We certainly got folks talking when we decided to explore what hair dye is really doing to our hair. The reality of how certain chemicals break down natural hair pigments and lift the hair cuticle was shocking, but we haven't given up our standing hair color appointment at the salon just yet. And we'd bet that you haven't either.
So if you are going to dye, which kind should you choose? To better understand the different types of hair dyes, we had Philip Kingsley’s trichological expert Elizabeth Cuannane Phillips educate us on how they work and how to care for our color-treated hair.
Your hair color choices include...
Bleach and highlights remove color from your hair by the process of oxidation. "Oxidation decolorizes the pigment in your hair shaft, which is why bleach will turn your hair almost white if it's left on for too long. Very bleached hair often gains a yellow tint, because keratin (the protein your hair is made of) is naturally a pale yellow," says Cuannane Phillips. "Hair needs to be tinted as well as bleached for the platinum blond look. It’s impossible to make your hair a lighter shade without the help of a bleaching agent -- all of which are called 'oxidizing agents.'"
Semi-permanent or temporary hair color gives you a more natural color and is also easier to use. You can use semi-permanent dyes straight from the applicator as they don't have to be pre-mixed. Cuannane Phillips adds, "They last for about six weeks and tend to fade progressively. As temporary colors don't contain bleach, they can't lighten your natural shade. Temporary dyes fade with shampooing and exposure to air. This means they need to be frequently reapplied, which can be damaging."
Permanent hair dyes are also known as "oxidation," according to Cuannane Phillips. This is because an oxidizer (such as hydrogen peroxide) and ammonia are mixed with the coloring agent before application. Permanent dyes don't have to be applied as often as semi-permanent or temporary colors. The formulation of permanent dyes is very complicated, and manufacturers go to great lengths to attain long-lasting color that does minimal damage to the strength and elasticity of your hair. There is a wider range of permanent color, and these color shades are often more natural-looking. However, permanent dyes can be more damaging to your hair. The chemicals used are stronger and the mixture usually has to be left on for a longer period of time.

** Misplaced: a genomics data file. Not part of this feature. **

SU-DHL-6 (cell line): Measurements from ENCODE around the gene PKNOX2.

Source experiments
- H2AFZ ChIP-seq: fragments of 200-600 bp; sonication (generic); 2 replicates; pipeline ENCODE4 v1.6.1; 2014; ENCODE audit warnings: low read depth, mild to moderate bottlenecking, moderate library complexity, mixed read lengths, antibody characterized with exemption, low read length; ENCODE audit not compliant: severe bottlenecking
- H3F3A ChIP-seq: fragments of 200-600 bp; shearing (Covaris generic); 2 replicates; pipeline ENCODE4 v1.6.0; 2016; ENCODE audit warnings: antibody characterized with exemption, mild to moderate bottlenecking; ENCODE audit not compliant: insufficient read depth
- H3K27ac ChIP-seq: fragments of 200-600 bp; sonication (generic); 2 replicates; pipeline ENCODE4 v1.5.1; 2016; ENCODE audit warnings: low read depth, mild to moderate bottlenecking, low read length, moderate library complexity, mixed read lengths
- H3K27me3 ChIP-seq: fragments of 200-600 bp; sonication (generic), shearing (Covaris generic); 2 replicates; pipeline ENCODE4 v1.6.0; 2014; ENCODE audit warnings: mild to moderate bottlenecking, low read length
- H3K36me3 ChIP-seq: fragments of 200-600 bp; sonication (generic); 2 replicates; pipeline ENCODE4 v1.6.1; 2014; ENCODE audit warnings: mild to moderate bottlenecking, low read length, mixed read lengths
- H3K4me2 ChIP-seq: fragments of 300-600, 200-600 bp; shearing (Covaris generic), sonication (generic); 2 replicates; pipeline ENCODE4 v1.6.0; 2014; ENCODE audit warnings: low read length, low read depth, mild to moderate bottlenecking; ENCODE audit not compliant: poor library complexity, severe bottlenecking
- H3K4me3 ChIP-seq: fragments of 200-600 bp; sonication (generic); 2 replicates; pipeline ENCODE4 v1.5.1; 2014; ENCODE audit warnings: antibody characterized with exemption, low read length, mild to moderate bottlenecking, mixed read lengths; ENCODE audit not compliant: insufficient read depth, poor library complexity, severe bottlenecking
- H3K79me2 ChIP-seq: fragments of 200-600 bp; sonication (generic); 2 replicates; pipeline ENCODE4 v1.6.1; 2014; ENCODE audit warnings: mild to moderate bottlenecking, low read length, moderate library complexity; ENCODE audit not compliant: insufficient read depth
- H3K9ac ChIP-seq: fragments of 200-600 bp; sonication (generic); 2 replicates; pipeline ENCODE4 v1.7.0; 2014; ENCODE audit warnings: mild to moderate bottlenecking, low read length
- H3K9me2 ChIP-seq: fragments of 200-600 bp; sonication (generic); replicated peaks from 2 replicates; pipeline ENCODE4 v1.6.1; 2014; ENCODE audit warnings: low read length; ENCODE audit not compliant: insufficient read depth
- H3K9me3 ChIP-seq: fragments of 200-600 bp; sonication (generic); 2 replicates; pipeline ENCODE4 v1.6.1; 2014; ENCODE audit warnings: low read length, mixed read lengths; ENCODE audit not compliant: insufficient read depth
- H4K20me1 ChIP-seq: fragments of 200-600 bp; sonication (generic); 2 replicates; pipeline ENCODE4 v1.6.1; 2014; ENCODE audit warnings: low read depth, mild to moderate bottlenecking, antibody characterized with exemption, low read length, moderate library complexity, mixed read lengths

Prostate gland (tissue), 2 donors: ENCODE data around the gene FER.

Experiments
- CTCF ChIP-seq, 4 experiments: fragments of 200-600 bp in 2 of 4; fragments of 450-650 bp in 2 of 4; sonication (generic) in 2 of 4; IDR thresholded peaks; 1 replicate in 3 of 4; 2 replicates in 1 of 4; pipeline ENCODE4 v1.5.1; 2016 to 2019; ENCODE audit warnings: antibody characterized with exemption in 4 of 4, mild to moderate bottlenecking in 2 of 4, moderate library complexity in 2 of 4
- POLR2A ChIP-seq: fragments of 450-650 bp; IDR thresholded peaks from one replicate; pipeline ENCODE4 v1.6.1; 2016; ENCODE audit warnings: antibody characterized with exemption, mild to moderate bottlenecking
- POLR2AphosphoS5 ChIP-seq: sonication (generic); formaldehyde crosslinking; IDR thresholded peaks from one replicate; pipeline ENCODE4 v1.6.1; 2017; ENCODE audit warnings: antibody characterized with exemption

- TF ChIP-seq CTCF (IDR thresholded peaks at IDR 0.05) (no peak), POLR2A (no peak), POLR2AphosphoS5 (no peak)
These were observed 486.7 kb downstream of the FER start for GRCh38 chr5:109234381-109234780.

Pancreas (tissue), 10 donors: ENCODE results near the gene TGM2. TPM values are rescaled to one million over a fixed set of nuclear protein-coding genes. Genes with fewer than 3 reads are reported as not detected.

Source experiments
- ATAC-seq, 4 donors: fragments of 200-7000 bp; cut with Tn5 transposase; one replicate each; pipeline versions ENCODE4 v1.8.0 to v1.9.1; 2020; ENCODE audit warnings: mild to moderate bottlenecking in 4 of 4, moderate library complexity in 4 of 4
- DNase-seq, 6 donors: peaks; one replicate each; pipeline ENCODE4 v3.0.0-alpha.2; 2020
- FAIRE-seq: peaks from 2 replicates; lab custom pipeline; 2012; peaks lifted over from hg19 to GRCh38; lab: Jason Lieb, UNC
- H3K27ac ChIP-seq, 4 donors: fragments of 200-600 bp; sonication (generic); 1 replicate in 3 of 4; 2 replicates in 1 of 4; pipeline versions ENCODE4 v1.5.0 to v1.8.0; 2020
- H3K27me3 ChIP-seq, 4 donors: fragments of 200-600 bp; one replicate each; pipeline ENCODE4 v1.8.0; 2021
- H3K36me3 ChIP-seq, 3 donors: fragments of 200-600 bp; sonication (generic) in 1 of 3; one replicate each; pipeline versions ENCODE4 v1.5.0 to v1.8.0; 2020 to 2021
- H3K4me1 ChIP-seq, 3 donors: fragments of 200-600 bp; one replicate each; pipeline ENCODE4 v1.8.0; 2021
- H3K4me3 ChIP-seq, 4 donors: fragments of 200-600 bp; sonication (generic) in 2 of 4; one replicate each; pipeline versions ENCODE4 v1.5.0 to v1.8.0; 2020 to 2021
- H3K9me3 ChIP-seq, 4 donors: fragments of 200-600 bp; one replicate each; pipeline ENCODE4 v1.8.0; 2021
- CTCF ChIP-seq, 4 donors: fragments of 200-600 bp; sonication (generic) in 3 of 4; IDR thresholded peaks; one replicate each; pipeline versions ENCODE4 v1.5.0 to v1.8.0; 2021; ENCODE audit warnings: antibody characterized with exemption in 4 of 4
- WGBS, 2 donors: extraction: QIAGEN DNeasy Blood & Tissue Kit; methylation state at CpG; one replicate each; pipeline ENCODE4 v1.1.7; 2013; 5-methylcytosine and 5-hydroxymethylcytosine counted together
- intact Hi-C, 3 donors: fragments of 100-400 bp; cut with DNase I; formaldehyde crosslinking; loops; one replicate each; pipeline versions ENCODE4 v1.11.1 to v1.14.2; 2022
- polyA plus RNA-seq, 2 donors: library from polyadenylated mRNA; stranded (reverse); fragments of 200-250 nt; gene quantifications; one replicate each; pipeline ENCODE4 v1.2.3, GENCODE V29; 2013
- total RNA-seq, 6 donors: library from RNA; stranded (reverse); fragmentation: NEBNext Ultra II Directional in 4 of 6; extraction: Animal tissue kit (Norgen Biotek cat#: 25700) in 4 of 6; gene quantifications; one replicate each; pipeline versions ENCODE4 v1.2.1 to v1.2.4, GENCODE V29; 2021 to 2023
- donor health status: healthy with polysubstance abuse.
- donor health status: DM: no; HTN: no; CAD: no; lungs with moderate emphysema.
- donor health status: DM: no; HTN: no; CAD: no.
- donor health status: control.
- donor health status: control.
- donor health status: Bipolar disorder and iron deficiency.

Ammonia-free hair dyes are composed of monoethanolamine (MEA), an organic chemical compound that is a primary amine and primary alcohol. It is used as a replacement pH adjuster in hair color and used at lower percentages and coupled with emollient oils, making it less volatile and less damaging than ammonia. That being said, just like any other ingredient, the more it is used, the higher the pH and the greater the damage.
No matter how you dye it, you need to care for it.
All chemical processes reduce the elasticity (stretchability) of your hairs and increase their chances of breakage. Therefore, any hair that has been dyed or colored is vulnerable to damage. Cuannane Phillips adds, "While this is true, we're not suggesting you don’t do it, but rather to be aware of how to take the proper steps to hydrate and care for your hair afterwards."
The best way to combat dryness, brittleness and breakage is to use a pre-shampoo deep conditioning treatment like the Philip Kingsley Elasticizer three days before and after bleaching or highlighting, and then weekly thereafter. "This plumps your hair with moisture, making it more elastic and less likely to snap. The correct pre-shampoo treatments also add shine, manageability and bounce," she says.
Bleaching raises your hair cuticle, causing hairs to interlock and tangle easily, so it's also important to condition after every shampoo to flatten the cuticle, seal in moisture, reduce knots and add shine. Lastly, use a smoothing product to help close and smooth your hair cuticle. This will help reduce moisture evaporation and also give your hair a glossier and healthier appearance.
These stars are no stranger hair dye:
Celebrities Who've Changed Hair Color
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